My friend John McHugh is always telling me things, things that younger men need wiser, older men to tell them. Things like whom to trust, how to love, how to live a good life.
Not long ago John lost his wife, Janet, to cancer. God knows she was a fighter, but in the end the disease won their eight-year battle.
One day John pulled a folded paper from his wallet. He’d found it, he told me, while going through drawers in his house. It was a love note, in Janet’s handwriting. It looked a little like a schoolgirl’s daydream note about the boy across the way. All that was missing was a hand-drawn heart and the names John and Janet. Except this note was written by the mother of seven children, a woman who had begun the battle for her life, and very probably was within months of the end.
It was also a wonderful prescription for holding a marriage together. This is how Janet McHugh’s note about her husband begins:” Loved. Cared. Worried. ”
As quick with a joke an John is, apparently he didn’t joke with his wife about cancer. He’d come home, and she’d be in one of the moods cancer patients get lost in, and he’d have her in the car faster than you can say DiNardo’s, her favorite restaurant. “Get in the car,” he’d say,” I’m taking you out to dinner.”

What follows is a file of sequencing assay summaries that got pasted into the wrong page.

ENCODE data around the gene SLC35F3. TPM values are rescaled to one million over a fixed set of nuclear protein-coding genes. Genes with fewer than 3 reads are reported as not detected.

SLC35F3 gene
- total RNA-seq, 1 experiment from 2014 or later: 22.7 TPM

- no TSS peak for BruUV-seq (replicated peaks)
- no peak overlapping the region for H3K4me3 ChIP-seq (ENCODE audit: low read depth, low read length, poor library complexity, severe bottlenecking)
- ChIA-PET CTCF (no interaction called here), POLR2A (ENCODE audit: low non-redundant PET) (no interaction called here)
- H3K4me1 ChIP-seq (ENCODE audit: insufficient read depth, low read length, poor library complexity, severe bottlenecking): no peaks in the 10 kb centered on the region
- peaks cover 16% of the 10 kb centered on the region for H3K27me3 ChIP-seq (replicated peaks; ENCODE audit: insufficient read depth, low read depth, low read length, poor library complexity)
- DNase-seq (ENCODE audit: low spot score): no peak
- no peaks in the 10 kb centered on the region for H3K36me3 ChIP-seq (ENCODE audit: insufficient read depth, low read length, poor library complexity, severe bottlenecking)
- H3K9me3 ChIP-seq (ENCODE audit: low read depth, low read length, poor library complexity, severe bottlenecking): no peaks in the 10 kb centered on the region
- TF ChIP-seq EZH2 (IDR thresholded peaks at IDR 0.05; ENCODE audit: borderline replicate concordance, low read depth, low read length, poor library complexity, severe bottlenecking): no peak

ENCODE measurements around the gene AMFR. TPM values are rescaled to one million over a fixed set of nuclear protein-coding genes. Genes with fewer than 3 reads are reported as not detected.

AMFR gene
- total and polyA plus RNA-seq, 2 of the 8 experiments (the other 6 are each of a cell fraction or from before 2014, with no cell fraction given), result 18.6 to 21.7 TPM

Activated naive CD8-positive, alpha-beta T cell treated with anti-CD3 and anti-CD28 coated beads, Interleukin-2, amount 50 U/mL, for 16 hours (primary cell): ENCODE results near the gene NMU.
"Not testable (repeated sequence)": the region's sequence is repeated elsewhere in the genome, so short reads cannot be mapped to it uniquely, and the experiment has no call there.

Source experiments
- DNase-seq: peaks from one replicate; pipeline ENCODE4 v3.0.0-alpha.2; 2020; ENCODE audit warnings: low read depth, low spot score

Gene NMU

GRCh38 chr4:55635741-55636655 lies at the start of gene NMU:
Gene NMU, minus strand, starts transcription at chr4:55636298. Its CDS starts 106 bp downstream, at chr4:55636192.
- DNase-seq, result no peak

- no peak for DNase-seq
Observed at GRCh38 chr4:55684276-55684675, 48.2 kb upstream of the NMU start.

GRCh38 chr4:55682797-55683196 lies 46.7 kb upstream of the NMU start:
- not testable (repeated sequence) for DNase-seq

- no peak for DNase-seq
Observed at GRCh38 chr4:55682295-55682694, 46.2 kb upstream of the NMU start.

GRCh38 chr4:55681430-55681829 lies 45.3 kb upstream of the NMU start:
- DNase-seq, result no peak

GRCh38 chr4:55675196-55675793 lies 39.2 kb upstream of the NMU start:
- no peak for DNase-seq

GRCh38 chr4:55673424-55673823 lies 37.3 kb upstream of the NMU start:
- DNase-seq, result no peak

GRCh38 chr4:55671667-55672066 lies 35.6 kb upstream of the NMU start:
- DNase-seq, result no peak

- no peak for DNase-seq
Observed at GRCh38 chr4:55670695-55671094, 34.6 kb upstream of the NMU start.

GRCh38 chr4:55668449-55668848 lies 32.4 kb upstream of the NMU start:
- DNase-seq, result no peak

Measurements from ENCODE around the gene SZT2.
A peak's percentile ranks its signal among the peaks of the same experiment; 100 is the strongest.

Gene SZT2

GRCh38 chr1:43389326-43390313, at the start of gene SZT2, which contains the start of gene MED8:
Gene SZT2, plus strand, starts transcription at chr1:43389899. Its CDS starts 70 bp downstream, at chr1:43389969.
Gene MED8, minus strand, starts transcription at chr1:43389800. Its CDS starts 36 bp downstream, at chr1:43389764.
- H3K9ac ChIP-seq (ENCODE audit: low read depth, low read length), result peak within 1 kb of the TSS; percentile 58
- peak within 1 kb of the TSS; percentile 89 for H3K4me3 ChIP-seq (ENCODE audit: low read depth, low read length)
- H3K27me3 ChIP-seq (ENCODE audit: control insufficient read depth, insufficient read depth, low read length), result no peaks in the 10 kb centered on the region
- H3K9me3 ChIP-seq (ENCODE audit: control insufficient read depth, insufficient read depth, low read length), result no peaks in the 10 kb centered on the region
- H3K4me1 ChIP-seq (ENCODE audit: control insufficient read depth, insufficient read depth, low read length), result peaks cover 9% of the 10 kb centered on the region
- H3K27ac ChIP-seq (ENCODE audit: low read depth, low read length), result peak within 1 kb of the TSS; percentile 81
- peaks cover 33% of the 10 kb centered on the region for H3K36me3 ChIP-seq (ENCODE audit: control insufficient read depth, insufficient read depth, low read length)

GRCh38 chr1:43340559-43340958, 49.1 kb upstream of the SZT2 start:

He worried, and she knew it. You don’t hide things from someone who knows better.
“Helped me when I was sick.” is next. Maybe Janet wrote her list when the cancer was in one of those horrible and wonderful remission periods, when all is as it was—almost—before the disease, so what harm is there in hoping that it’s behind you, maybe for good?
“Forgave me for a lot of things.”
“Stood by me.”
And then, good service to those of us who think giving constructive criticism is our religious calling: “Always complimentary.”
“Provide everything I ever needed.” Janet McHugh next wrote.
Then she’d turned the man she had lived with and been in love with for the majority of her life. She’d written:” Always there when I needed you.”
The last thing she wrote sums up all the others. I can picture her adding it thoughtfully to her list. ”Good friend.”
I stand beside John now, unable even to pretend that I know what it feels like to lose someone so close. I need to hear what he has to say, much more than he needs to talk.
“John,” I ask,” how do you stick by someone through 38 years of marriage. “let done the sickness too? How do I know I’d have what it takes to stand by my wife if she got sick?”
“you will,” he says. ”If you love her enough, you will.”